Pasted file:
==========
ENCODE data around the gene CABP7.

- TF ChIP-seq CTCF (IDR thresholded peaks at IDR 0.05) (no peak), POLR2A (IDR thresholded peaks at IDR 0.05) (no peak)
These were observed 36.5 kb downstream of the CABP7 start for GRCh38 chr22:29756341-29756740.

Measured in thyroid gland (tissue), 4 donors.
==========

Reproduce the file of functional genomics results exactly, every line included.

ENCODE data around the gene CABP7.

- TF ChIP-seq CTCF (IDR thresholded peaks at IDR 0.05) (no peak), POLR2A (IDR thresholded peaks at IDR 0.05) (no peak)
These were observed 36.5 kb downstream of the CABP7 start for GRCh38 chr22:29756341-29756740.

Measured in thyroid gland (tissue), 4 donors.